Saturday, August 28, 2021

Why We Love Our "Weeds"

When we came home after an 11 day vacation we were amazed how all that rainwater had transformed our front yard into a glorious habitat for pollinators and birds as well as a productive edible forest! 

The moringa trees  in the street side basin were HUGE - even the one that we thought had died in the freeze.

native trees: acacia and desert hackberry 

Our native trees - that we didn't water during the excessive heat warning -  had not only survived but were full and leafy.

The desert hackberry had lots of berries on it for the first time ever.

The small jujubes in another basin were twice their size and the big one was loaded with fruit, some of it ripe and ready to enjoy!  

The whole yard was covered by beautiful horse purslane and native grasses. (I had long since eradicated all the goat heads and other sticker weeds.)   I was concerned that some neighbors with gravel covered yards might call it a "jungle" overgrown with weeds. So the next day I was out there pulling the purslane and the poisonous spurge covering our walking trail.   I wanted to send a message to the neighbors that we had left those weeds there on purpose. I also uncovered some decorative cactuses and wild flowers. I pulled any weeds that were encroaching on the neighbor's yard or on the sidewalk. We try to be good neighbors

While I was out there, I saw pollinators flying around (lots of butterflies, a spectacular moth, wasps, and ants.) As I pulled out some yellowing purslane, I discovered a caterpillar on there. 

It was loving the purslane. When I was pulling out the spurge, I saw a trail of little ants going after it. I considered leaving it for them. After all...isn't it better to have them go after spurge than my trees? 

I inspected the soil under the purslane by the butterfly bush and I found a little caterpillar and the mushrooms! I was pleased to see that the weeds were nourishing the soil!

Just when I finished posting the caterpillar pic, a storm raged in. 

This development changed the direction of my story from the frustration I felt when two neighbors sprayed roundup this afternoon. Though I did watch water flow from one of the sprayed areas into the little patch of land where Dan likes to plant a three sisters garden.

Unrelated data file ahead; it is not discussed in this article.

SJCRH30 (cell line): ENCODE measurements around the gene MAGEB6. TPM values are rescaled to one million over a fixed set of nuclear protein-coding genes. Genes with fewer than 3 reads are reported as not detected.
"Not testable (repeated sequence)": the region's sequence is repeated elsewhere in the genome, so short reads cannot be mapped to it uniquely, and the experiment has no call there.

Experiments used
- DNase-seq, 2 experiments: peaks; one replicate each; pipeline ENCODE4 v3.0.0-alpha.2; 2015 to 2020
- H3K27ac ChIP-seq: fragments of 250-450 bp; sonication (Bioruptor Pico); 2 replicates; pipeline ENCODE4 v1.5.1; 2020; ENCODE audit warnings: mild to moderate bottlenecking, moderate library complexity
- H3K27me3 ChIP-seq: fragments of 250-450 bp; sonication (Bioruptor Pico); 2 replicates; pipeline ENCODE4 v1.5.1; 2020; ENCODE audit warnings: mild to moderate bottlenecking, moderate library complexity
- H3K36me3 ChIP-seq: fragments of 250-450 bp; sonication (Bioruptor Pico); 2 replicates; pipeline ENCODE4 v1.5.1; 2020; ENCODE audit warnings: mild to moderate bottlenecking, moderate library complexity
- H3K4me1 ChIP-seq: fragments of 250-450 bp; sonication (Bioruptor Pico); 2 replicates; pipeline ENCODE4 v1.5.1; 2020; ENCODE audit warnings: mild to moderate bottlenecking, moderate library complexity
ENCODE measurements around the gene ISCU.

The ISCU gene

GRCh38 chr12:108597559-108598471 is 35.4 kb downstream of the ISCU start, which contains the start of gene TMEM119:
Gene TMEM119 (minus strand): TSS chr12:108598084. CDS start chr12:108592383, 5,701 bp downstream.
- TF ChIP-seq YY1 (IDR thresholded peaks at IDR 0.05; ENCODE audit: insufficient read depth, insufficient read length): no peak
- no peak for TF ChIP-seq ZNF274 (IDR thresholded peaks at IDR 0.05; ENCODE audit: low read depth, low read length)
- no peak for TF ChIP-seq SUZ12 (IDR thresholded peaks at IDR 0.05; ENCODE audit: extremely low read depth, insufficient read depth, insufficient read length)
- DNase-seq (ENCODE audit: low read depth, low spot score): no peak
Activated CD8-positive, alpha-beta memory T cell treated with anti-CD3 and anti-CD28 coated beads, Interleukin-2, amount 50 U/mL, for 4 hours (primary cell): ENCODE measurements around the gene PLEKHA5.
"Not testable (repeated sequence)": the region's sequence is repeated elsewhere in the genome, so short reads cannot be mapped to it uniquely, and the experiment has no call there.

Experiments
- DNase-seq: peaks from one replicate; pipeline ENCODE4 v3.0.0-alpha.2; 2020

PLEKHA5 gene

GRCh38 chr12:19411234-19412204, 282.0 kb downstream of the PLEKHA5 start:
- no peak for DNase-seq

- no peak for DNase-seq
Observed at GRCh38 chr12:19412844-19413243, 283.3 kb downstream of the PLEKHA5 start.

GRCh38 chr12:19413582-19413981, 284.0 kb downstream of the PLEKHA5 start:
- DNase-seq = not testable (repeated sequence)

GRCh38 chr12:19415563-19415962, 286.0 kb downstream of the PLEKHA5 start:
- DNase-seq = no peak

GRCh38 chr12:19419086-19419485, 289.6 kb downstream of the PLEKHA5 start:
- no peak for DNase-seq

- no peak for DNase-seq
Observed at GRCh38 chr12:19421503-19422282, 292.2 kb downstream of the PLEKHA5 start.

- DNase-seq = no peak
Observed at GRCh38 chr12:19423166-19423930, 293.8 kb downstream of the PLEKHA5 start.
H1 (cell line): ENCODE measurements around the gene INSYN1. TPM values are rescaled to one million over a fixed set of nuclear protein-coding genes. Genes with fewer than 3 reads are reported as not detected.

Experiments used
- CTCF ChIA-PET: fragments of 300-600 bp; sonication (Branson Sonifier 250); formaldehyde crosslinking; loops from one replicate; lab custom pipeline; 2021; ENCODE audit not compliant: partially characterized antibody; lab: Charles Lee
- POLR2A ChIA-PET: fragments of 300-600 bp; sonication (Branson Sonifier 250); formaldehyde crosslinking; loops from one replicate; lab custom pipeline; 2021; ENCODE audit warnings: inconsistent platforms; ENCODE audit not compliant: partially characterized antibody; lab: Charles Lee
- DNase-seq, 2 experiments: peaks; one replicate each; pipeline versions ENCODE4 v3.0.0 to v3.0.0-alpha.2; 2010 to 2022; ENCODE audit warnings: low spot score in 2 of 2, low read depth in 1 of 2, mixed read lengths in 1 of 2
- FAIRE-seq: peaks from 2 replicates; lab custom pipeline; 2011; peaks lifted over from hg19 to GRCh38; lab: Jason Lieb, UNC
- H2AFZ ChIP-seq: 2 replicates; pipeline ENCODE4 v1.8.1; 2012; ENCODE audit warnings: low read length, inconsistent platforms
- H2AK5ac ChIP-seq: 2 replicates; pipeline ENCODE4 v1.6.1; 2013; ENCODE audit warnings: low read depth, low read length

And rain from the yard pictured on the left flows all the way down the street to the median where Dan wants to organize a neighborhood garden. The landscaper got the Roundup sprayed just in time to share it with the whole neighborhood. Yeah, yeah...I had to say something. 

But I'm excited to transition to a happier ending.  Documenting the effects of the raging storm on our catchment basins is a great chance to show how the native grasses and horse purslane help prevent flood damage. Check it out! 

See how the native grasses slow down the water to prevent erosion and hold in the water in our street-side basin that is home to our precious moringa trees. 

This picture shows how the native grasses slow down the roof water rushing from the downspout before it hits the smallest jujube tree. Then the horse purslane slows down and sinks in the water before it hits the last two trees. Those so called weeds help nourish the soil and attract pollinators to the flowering trees.

Clearing out the horse purslane on the path allows us to see how the water pools in around the path and then how well it sinks in soon after the rain stops. Dan dug the shallow basin so it slows down, spreads out and sinks in the water (a rainwater harvesting principle). The native grasses and purslane help it slow down and sink in too! 

So you can see why Dan and I love our "weeds." They help to make our basin work properly. And we think they are beautiful. 

Thursday, August 26, 2021

Sustainable Maui?

We just got back from a lovely, regenerative vacation on Maui to attend my niece's wedding. Dan and I enjoyed learning about what Hawaiians were doing to become more sustainable and their efforts to restore the island using traditional methods. We took pictures of the massive Banyan Tree planted in 1873 and read about the history of the island at the Lahaina Courthouse Museum. We were delighted to learn how their traditional food systems worked with nature. On an awe-inspiring tour of the King's Garden and waterfall, we saw how they grew the different foods on terraces that climbed the mountain. But my most cherished moments were the quality time we spent with family members we hadn't seen for some time, especially the heartfelt talks with my little sister and mom that ended in tears and warm hugs. 

Since we got back, I have been struggling about whether or not to write this blog. To be honest, I feel guilty. I'm not sure I come across that good in this story. When I heard that most of my family was heading to Maui to attend the wedding, I didn't want to miss out on seeing them. I overlooked my fear of traveling with only a cloth mask to protect me from the dreaded new variant of COVID. (I was somewhat reassured since we had to register proof of vaccination on the Hawaii Safe Travel Pre-clearance app.) But the day after we purchased our tickets to Maui, I saw a post from a Facebook friend musing about why so many of her friends were posting pics of themselves in Hawaii when the Mayor of Maui had issued a statement asking visitors to stay away.